Poster Session

Start Date

20-5-2016 12:30 PM

Document Type

Poster Abstract

Description

Biodegradable polymers have been widely utilized as drug delivery vehicles and tissue engineering scaffolds. We previously designed amphiphilic triblock copolymer poly(lactic acid)-b-poly(ethylene glycol)-b-poly(lactic acid) (PELA) and its hydroxyapatite (HA) composites for bone tissue engineering applications. The hydrophilic electrospun PELA-HA composite exhibited aqueous stability and elastic handling characteristics, and was able to template the proliferation and osteogenesis of bone marrow stromal cells (BMSCs) in vitro and in vivo when spiral-wrapped into cylinders and press-fit into critical size femoral segmental defects in rats. However, the slow degradation of PELA has prevented timely disappearance of the scaffold and impeded more effective restoration of biomechanical integrity of the defect. To accelerate degradation, in this work we designed poly(lactic/glycolic acid)-b-poly(ethylene glycol)-b-poly(lactic/glycolic acid) (PELGA) with varying ratios of glycolide and lactide and confirmed their more accelerated degradations as compared to PELA. Processing conditions (e.g. solvent-casting vs. electrospinning, with or without hydration) significantly impacted the structural characteristics of PELGA and their HA composites. The PEG crystallization in PELGA was not as strong as in PEG homopolymers, giving rise to a lower Tm. HA could be well dispersed in PELGA and electrospun to give a uniform composite where the crystallization of PEG was promoted by water resulting in enhanced mechanical strength upon hydration. These HA-contained electrospun meshes exhibited excellent cytocompatibility and efficacy in templating osteogenesis of rat BMSCs in vitro.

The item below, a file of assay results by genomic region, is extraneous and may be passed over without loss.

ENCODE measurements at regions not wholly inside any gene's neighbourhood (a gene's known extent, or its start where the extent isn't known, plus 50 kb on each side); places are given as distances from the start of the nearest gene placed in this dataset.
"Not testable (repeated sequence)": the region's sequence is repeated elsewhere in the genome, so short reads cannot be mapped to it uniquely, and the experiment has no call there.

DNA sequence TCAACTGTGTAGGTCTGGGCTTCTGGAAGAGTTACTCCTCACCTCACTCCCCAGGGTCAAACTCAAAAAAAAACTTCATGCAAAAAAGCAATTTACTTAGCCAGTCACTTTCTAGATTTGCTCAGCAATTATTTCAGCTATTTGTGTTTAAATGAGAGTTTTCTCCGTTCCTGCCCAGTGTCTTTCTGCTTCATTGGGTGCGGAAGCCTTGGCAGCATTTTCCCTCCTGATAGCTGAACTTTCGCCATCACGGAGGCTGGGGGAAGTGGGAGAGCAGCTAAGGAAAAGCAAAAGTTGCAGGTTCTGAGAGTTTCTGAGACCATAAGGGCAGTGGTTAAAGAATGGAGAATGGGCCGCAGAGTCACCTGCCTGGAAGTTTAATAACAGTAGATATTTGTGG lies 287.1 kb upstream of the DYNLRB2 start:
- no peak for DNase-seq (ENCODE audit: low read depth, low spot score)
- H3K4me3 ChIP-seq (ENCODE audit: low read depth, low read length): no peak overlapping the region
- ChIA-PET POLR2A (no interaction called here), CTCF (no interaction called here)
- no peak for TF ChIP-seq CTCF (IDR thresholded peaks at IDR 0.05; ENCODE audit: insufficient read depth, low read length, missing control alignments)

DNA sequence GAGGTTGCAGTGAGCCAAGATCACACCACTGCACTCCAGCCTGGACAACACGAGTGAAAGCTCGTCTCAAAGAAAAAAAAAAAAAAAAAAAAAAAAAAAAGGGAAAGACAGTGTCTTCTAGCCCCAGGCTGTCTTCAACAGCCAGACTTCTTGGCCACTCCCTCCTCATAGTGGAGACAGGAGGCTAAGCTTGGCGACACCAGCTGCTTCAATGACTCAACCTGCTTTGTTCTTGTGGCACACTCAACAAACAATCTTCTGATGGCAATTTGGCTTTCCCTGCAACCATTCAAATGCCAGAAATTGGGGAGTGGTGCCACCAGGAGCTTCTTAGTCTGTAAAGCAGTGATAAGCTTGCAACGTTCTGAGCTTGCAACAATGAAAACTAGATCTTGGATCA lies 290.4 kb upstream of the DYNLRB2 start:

Keywords

Biodegradable polymers, drug delivery, tissue engineering application

Creative Commons License

Creative Commons Attribution-Noncommercial-Share Alike 3.0 License
This work is licensed under a Creative Commons Attribution-Noncommercial-Share Alike 3.0 License.

Share

COinS
 
May 20th, 12:30 PM

Optimization of the Design of an Amphiphilic Biodegradable Polymer for Tissue-engineering Application

Biodegradable polymers have been widely utilized as drug delivery vehicles and tissue engineering scaffolds. We previously designed amphiphilic triblock copolymer poly(lactic acid)-b-poly(ethylene glycol)-b-poly(lactic acid) (PELA) and its hydroxyapatite (HA) composites for bone tissue engineering applications. The hydrophilic electrospun PELA-HA composite exhibited aqueous stability and elastic handling characteristics, and was able to template the proliferation and osteogenesis of bone marrow stromal cells (BMSCs) in vitro and in vivo when spiral-wrapped into cylinders and press-fit into critical size femoral segmental defects in rats. However, the slow degradation of PELA has prevented timely disappearance of the scaffold and impeded more effective restoration of biomechanical integrity of the defect. To accelerate degradation, in this work we designed poly(lactic/glycolic acid)-b-poly(ethylene glycol)-b-poly(lactic/glycolic acid) (PELGA) with varying ratios of glycolide and lactide and confirmed their more accelerated degradations as compared to PELA. Processing conditions (e.g. solvent-casting vs. electrospinning, with or without hydration) significantly impacted the structural characteristics of PELGA and their HA composites. The PEG crystallization in PELGA was not as strong as in PEG homopolymers, giving rise to a lower Tm. HA could be well dispersed in PELGA and electrospun to give a uniform composite where the crystallization of PEG was promoted by water resulting in enhanced mechanical strength upon hydration. These HA-contained electrospun meshes exhibited excellent cytocompatibility and efficacy in templating osteogenesis of rat BMSCs in vitro.

 

To view the content in your browser, please download Adobe Reader or, alternately,
you may Download the file to your hard drive.

NOTE: The latest versions of Adobe Reader do not support viewing PDF files within Firefox on Mac OS and if you are using a modern (Intel) Mac, there is no official plugin for viewing PDF files within the browser window.